Opinion: Freeway or free way
BY GORDON CLANTON
North Coastal columnist
The proposed widening of Interstate 5 has triggered renewed discussion of how to expand the use of public transportation so as to reduce the need for ever-more freeway lanes.
Such discussion often revolves around three variables – convenience, frequency, and cost. More people would use public transit (1) if transit stops were nearer to people’s homes and workplaces, (2) if buses and trains ran more frequently, and (3) if fares for public transit were lowered. Also, it would be nice if you could take a bus or a train to the airport.
Providing more routes, more stops, and more frequent buses, however desirable, is enormously expensive. And governments are broke. And we are unsure if we would ever recoup the public investment in more stations, stops, drivers, and rolling stock. So let’s consider the third variable, lowering the cost of transit use.
Since 2002 Chapel Hill, North Carolina, has enjoyed free public transit on all fixed-route bus service and EZ-Rider service for the elderly and disabled.
The University of North Carolina, faced with the enormous cost of building and maintaining parking lots and parking structures, formed a partnership with the cities of Chapel Hill and Carrboro to provide free bus service. The buses are fare-free for all area residents and visitors, not only for the 40,000 UNC students, faculty, and staff. Ridership has more than doubled in the nine years since the fare-free policy was adopted.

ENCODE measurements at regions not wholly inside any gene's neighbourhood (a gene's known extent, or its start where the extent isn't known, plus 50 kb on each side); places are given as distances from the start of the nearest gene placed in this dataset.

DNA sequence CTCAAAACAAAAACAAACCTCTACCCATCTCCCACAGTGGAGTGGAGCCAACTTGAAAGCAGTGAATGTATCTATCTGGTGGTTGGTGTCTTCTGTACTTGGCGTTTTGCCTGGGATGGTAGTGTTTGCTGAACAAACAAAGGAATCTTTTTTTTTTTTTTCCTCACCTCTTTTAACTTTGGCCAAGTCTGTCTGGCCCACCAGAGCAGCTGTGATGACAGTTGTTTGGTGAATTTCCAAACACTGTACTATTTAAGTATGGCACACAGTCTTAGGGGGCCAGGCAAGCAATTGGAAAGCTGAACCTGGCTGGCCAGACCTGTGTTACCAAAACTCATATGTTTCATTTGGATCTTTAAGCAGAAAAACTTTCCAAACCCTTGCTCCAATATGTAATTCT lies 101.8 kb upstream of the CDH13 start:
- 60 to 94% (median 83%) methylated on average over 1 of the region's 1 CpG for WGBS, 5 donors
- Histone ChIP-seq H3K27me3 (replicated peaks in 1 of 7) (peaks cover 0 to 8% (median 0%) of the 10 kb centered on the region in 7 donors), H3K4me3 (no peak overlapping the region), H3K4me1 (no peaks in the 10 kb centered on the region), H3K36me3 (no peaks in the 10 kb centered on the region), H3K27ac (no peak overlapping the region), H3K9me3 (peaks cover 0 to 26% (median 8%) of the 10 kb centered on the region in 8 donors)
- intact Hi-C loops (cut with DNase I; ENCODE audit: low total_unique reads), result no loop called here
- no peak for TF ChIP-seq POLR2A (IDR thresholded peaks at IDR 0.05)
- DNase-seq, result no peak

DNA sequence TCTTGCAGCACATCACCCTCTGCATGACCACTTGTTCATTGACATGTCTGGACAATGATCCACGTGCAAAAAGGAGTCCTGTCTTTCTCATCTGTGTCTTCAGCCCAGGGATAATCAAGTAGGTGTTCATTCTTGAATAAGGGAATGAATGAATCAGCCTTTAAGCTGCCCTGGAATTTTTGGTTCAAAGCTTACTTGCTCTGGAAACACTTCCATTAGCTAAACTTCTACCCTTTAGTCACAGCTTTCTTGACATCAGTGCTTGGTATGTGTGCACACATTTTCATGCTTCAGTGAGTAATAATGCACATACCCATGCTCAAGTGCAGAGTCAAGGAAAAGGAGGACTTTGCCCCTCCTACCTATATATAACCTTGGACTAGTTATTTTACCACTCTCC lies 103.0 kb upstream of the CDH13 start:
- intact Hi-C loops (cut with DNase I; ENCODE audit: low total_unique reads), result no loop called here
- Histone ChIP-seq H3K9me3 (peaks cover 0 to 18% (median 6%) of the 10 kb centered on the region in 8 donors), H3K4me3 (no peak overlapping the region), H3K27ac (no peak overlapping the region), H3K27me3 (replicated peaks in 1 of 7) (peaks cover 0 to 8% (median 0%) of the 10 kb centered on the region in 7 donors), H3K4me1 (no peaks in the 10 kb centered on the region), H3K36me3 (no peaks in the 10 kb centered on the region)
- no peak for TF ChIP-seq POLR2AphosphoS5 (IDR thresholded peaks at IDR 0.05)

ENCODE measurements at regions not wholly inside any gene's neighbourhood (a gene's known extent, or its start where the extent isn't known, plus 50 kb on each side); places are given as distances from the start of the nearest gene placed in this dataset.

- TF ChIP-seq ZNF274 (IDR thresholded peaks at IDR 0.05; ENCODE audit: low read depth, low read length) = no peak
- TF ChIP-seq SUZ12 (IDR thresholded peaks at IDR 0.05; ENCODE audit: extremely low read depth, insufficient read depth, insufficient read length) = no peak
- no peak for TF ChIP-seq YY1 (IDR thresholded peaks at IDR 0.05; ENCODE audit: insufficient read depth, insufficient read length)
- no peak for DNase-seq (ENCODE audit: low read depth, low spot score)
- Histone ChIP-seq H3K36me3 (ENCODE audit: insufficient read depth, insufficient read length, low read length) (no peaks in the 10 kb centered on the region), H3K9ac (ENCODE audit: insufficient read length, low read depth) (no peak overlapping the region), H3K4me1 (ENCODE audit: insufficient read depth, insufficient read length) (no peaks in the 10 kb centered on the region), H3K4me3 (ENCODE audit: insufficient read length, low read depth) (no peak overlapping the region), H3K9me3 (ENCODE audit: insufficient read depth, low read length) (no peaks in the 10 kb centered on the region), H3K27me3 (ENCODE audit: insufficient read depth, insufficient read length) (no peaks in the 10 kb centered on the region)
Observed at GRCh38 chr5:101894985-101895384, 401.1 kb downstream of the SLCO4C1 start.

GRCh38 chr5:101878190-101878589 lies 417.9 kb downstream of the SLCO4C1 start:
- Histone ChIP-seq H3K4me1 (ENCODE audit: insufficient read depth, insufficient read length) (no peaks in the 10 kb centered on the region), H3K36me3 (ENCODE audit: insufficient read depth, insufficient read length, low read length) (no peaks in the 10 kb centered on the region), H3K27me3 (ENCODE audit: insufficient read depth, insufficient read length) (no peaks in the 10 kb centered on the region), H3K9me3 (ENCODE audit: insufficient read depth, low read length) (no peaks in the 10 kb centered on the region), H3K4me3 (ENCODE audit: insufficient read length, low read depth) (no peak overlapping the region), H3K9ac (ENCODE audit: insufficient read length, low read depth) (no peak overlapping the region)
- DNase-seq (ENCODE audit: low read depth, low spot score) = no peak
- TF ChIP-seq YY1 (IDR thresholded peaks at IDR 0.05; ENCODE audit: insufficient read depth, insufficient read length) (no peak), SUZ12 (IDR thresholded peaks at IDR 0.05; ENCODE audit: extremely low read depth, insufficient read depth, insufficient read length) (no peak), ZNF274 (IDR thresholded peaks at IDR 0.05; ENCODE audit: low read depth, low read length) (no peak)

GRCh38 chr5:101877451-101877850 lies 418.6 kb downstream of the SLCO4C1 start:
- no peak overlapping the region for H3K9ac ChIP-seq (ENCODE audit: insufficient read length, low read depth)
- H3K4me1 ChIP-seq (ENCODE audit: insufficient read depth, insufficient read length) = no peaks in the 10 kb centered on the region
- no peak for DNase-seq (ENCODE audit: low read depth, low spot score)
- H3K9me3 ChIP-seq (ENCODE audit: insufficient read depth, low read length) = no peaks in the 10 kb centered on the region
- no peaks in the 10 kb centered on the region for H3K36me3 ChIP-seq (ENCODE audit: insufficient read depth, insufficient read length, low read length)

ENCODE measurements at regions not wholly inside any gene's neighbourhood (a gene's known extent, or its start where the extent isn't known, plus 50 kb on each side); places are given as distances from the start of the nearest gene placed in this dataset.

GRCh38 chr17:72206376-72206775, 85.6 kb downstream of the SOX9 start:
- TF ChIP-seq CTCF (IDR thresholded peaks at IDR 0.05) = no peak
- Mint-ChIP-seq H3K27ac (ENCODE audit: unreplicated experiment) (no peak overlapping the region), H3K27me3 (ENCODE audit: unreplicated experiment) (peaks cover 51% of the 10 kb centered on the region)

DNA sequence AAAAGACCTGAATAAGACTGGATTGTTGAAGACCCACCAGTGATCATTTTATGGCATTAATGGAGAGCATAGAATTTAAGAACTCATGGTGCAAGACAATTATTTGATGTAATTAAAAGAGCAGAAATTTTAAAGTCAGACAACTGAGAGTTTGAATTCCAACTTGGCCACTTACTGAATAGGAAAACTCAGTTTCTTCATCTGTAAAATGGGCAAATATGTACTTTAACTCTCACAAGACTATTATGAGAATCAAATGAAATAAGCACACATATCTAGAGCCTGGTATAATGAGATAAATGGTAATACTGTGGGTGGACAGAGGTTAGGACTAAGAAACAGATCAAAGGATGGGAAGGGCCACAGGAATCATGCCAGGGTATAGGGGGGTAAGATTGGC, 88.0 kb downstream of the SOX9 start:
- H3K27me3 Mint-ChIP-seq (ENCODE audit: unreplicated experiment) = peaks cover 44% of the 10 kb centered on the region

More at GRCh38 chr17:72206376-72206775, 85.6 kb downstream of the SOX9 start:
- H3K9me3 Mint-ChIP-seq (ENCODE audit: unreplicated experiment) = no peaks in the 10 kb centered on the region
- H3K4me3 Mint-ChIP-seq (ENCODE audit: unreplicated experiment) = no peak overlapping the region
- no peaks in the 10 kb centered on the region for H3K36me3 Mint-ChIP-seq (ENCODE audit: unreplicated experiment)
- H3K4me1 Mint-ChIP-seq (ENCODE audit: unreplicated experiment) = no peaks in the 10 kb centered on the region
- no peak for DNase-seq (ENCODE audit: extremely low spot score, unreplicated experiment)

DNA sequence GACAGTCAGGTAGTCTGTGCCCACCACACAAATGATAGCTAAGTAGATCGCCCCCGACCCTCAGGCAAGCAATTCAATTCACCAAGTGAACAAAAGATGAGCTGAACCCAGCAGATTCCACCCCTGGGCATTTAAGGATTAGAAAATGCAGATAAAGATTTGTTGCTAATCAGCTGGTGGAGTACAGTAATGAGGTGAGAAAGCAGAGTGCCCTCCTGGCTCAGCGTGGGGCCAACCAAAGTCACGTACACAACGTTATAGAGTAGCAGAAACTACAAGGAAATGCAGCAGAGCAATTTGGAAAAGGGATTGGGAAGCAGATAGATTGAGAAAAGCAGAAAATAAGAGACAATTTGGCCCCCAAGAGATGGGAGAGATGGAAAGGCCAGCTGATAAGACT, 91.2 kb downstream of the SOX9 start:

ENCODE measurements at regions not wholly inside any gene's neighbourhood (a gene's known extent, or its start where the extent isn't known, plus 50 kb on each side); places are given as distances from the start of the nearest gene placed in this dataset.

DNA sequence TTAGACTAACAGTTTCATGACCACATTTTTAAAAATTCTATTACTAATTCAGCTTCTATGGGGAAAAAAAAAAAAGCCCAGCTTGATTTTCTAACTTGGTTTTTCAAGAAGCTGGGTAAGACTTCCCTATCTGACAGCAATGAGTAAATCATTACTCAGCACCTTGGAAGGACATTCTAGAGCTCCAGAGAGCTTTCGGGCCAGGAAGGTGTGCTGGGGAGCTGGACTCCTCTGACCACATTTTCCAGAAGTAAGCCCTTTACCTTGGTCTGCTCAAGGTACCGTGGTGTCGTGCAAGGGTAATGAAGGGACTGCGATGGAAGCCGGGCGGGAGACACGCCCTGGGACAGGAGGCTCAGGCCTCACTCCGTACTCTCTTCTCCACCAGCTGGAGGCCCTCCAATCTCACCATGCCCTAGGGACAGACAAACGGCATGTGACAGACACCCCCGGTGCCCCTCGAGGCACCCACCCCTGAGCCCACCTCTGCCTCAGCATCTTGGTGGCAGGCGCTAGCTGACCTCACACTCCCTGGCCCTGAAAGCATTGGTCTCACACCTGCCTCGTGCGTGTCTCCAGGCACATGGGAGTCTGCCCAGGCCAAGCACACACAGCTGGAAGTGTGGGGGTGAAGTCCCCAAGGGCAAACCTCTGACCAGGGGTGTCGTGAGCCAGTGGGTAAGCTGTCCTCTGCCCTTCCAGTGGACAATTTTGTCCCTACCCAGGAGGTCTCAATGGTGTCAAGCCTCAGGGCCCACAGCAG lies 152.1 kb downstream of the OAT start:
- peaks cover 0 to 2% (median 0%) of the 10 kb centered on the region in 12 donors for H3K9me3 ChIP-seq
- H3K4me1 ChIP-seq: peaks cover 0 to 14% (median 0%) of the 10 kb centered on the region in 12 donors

What if UCSD, SDSU, the VA Hospital, the Navy, and the Marines formed a consortium to subsidize free public transit for San Diego County?
What if they were joined by large private-sector employers such as Qualcomm, Sempra, Solar, General Dynamics, General Atomics, Northrop Grumman, Callaway Golf, SeaWorld, Cox Communications, Wells Fargo, Jack in the Box, NASSCO, SAIC, AT&T, BAE, SBC, UPS, XYZ, ETC? You know who you are.
Other partners might include city, county, state, and federal governments, colleges and universities, community colleges, school districts, the Postal Service, the zoo, the big hospitals, the Indian casinos, the major shopping centers, Hotel Del Coronado, and the Del Mar Fairgrounds.
Collectively, these entities employ or serve hundreds of thousands of people every day – most driving solo to their destinations. Collectively, these entities spend untold millions of dollars every year on parking facilities and services.
If buses and trains were fare-free, many more people would ride them. And traffic, congestion, pollution, and new freeway construction would be reduced.
Gordon Clanton teaches sociology at San Diego State University. He welcomes comments at email@example.com
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